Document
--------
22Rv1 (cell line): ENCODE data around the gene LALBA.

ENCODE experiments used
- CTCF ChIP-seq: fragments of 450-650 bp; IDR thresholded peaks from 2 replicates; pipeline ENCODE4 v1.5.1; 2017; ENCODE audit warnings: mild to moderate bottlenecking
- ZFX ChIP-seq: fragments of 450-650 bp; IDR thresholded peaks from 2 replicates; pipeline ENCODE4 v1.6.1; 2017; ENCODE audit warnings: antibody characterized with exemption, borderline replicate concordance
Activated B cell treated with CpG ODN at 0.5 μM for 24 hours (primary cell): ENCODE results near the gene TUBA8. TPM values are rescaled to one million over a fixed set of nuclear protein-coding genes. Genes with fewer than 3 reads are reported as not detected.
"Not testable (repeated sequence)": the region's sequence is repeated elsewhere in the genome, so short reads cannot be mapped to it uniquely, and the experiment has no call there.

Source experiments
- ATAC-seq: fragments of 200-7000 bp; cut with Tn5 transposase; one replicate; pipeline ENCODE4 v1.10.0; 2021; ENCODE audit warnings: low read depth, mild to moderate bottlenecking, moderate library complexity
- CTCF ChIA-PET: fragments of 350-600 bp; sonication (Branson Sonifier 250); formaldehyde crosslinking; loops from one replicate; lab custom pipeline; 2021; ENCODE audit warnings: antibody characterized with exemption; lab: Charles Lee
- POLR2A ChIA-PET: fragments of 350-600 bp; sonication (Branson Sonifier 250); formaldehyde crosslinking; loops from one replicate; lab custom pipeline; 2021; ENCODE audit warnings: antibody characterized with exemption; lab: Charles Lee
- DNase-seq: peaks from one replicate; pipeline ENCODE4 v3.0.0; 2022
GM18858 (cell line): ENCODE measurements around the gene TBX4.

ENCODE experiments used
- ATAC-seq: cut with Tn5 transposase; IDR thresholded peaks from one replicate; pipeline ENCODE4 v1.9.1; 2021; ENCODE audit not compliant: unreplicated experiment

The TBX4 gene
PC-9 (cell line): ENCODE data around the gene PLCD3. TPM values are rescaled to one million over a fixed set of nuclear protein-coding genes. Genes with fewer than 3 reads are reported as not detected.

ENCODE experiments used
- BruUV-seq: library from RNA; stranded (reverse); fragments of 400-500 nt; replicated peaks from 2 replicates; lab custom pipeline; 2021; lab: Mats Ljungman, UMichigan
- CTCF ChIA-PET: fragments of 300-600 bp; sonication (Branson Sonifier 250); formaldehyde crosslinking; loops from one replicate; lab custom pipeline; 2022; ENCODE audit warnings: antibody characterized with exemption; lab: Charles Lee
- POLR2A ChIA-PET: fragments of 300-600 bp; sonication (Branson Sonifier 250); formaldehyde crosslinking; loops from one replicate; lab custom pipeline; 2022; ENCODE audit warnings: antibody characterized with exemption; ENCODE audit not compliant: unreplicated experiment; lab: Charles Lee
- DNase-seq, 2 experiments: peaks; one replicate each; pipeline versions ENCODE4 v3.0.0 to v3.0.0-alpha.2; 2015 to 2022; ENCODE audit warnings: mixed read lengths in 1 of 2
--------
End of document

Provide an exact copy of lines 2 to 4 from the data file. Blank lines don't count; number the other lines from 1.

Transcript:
ENCODE experiments used
- CTCF ChIP-seq: fragments of 450-650 bp; IDR thresholded peaks from 2 replicates; pipeline ENCODE4 v1.5.1; 2017; ENCODE audit warnings: mild to moderate bottlenecking
- ZFX ChIP-seq: fragments of 450-650 bp; IDR thresholded peaks from 2 replicates; pipeline ENCODE4 v1.6.1; 2017; ENCODE audit warnings: antibody characterized with exemption, borderline replicate concordance